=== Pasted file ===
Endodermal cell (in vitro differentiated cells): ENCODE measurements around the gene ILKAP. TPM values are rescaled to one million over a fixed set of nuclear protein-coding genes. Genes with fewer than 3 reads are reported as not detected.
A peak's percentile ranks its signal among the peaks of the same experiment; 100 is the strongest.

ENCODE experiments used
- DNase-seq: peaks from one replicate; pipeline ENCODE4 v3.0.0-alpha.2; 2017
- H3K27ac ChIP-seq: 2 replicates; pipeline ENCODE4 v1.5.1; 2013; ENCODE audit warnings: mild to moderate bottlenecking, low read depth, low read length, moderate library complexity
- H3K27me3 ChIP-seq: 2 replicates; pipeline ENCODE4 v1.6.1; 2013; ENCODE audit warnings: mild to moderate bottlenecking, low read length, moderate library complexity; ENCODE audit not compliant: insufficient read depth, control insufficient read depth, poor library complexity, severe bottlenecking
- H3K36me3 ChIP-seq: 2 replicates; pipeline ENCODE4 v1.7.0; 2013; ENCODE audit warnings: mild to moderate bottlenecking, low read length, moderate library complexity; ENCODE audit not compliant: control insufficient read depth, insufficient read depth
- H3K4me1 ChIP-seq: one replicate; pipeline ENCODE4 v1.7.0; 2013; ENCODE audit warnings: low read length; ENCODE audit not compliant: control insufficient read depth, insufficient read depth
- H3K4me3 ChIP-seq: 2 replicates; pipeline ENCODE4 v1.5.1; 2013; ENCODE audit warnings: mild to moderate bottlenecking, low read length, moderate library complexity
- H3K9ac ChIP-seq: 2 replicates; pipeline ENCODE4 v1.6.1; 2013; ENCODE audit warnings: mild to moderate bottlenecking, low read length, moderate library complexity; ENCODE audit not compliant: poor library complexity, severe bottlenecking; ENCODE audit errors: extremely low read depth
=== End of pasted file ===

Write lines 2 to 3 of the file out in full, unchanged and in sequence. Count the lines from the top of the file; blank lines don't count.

A peak's percentile ranks its signal among the peaks of the same experiment; 100 is the strongest.

ENCODE experiments used